geekgirl (r)osiex aka the metal cupcake publishing about interesting things for a really long time!
  • The New Who vs Oldskool Timey-Wimey Whovians [#geekgirl] [#DrWho]

    —–[“The Time of The Doctor” SPOILERS (Sweetie) Alert]—–

    On the 25th December 2013, Doctor Who received 12 new lives. In the episode “The Time of The Doctor”, the current series showrunner, producer and lead writer Steven Moffat imbued the once-labelled as 11th [and now redubbed the 12th, or even 13th] Doctor a new regeneration cycle. In this episode filled with heavy-duty retconned plot threads, we see the New [old] Who emerge.

    From a traditional Whovian perspective, there’s been substantial trouble with Moffat’s version of a character who, like his regenerations, has undergone substantial re-jigging as part of the entire franchise reboot, many of which have been largely controversial. When Moffat plucked the Doctor Who writing mantle from Russell T Davis, there was substantial concern that his [then] largely episodic inflected story style wouldn’t be able to adequately extend beyond flashy emotion-inducing viewer bait, complete with thrill laden plot segments and incomplete long arc shifts where foregrounding, consistent character development and plots worthy of the previous writers were/are [mostly] abandoned.

    In this pivotal episode, Moffat attempts to disassemble and reassemble elements of the Who Canon in an effort to extend the longevity of the franchise beyond the Doctor’s accepted and restricted Regeneration cycle. The episode contains all the benchmarks we’ve come to expect from Moffat: companions posited as disposable tools or eye-candy mannequins, story gaps you could drive a TARDIS through and plot-hole-construction-gloss thrown about almost randomly by the shiny bucketful. The result creates a type of standard willing Suspension of Disbelief that only just lightly grips the edges of believability. Emotional key points fall cheaply and wantonly [like the death of his handy Cyberman-head-pal “Handles”, or the Doctor's promise to Clara that he'll never abandon her again]. The rushed passage-of-time markers rub the viewer in any manner of annoying ways, and flimsy self-referential exposition becomes paramount when the contrived CGI effects fail to impress.

    And yet, given all of the failings of this crucial episode, the emotional reefing that Moffat does best still manages to evoke a type of stretched wonder-thrall. Moffat discards [and has now for many, many episodes] conventions that traditional Dr Who fans hold dear: Joseph Campbellesque hero variables and crucial sci-fi story elements are bypassed in order to cater for more incrementally-oriented audience members used to absorbing their story snippets through 2 minute YouTube blipverts or Tumblr-emulating focals. Moffat knits together these contemporary absorption points via a method that, instead of catering for narratives comprising sequential beginning, middle and ends, seeks to harness the power of discrete narrative units. These units merge techniques drawn from graphic novel variable truncation to story-board framing, resulting in staggered story-time acceleration and retconned plot explosions designed for nonlinear attention spans.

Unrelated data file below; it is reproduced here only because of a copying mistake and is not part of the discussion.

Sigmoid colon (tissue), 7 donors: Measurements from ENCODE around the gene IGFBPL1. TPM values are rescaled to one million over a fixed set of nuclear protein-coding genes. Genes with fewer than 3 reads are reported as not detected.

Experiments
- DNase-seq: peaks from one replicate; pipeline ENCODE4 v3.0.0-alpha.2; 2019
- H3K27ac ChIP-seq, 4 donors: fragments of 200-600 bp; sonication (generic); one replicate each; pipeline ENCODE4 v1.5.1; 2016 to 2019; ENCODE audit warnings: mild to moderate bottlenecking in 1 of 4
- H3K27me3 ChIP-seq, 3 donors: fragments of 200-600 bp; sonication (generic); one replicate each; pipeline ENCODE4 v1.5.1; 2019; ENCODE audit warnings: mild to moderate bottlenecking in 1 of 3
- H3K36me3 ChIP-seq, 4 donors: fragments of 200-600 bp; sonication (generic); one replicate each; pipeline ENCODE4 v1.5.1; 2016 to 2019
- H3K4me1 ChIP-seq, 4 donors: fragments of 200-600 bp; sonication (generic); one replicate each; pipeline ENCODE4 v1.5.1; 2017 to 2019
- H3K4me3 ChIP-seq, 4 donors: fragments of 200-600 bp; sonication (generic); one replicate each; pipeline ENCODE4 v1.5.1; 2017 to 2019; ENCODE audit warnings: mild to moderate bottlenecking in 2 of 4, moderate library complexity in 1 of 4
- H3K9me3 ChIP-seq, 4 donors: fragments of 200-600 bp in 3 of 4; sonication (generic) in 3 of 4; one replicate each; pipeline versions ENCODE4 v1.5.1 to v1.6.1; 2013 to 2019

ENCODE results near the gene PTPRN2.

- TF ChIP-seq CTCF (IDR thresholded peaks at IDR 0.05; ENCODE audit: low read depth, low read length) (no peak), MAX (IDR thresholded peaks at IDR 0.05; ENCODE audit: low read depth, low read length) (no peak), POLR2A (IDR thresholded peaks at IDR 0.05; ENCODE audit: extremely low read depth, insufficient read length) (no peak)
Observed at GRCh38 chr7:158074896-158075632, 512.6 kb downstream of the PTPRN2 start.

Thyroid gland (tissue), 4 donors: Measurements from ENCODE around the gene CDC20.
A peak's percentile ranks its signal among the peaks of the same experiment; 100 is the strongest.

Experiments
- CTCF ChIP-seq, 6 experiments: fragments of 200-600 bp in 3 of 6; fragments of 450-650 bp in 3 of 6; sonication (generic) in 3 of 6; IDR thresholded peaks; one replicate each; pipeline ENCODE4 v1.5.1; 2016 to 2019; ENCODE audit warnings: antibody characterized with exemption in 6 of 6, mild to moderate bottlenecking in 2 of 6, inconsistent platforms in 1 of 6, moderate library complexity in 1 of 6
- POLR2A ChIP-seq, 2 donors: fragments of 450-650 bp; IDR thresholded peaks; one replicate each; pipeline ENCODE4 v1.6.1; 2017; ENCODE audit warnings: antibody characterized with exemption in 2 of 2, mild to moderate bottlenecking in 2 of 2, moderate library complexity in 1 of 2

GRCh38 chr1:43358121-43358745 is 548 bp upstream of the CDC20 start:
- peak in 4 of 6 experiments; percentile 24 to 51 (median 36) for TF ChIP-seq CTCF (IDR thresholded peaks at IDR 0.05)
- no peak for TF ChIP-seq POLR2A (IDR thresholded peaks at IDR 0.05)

Moffat may not be the great grand hope for old-timey-whiney Whovians [ahem] who yearn for believable extensions to Who chronology beyond an established and pre-mapped regenerative timeline. But through the New Who incarnation, Moffat instead offers us an extension of a well-worn and much-loved character, one that at least utilises the very methods that a contemporary audience regularly deploys to maintain narratives beyond standard story knitting.

  • “Face to Anti-Face” [#geekgirl]

    ["Face to Anti-Face" via the New York Times]

    [From The New York Times] ‘CV Dazzle uses avant-garde hairstyling and makeup designs to break apart the continuity of a face. Since facial-recognition algorithms rely on the identification and spatial relationship of key facial features, like symmetry and tonal contours, one can block detection by creating an “anti-face.”

  • Who Is Your Savior? (Regeneration Remix) [#geekgirl]

    Who Is Your Savior? (Regeneration Remix)

    [Via Home On The Strange]

  • “Sometimes things are not what they seem…” [#geekgirl]

  • #Creepsville AR [#geekgirl]

  • A Profound Look at Life and #Empathy [#geekgirl]

  • Suren Manvelyan Does It Again [#geekgirl]

    Animal Eyes

    [Suren Manvelyan's Amazing Photography]

  • Haiku Dance Meets Digital Performance [#geekgirl]

    Hakanaï – 1mn excerpt from Adrien M / Claire B on Vimeo.

    “Hakanaï is a haiku dance performance taking place in a cube of moving images projected live by a digital performer.
    In Japanese, this word Hakanaï is the union of two elements, one alluding to man and one alluding to the dream. It is used to define the ephemeral, the fragile, the transitory, the intangible nature of matter.
    This words together with the tulle covered cube, create the starting point for this piece.

    The four projectors reveal on the tulle a graphic universe in constant evolution. Performed by an artist as a “digital score”, it is generated and interpreted live. The dancer’s body enters into a dialogue with the moving images in motion. These simple and abstract black and white shapes behave according to physical rules that the senses recognise and to mathematic models created from the observation of nature.
    The audience experiences the performance in several stages. They first discover the exterior of the installation. As the dancer arrives, they gather around to watch the performance. When the choreography has ended, the audience can then take some time to wander amongst the moving images.”

  • “Anti-Pervert Hairy Stockings for Girls During Summer” [#geekgirl]

    Hairy Stockings

    [Image via chinaSMACK]

  • “Twitter vs Female Protagonists in Video Games” [#geekgirl]

    Video Game Sexism on Twitter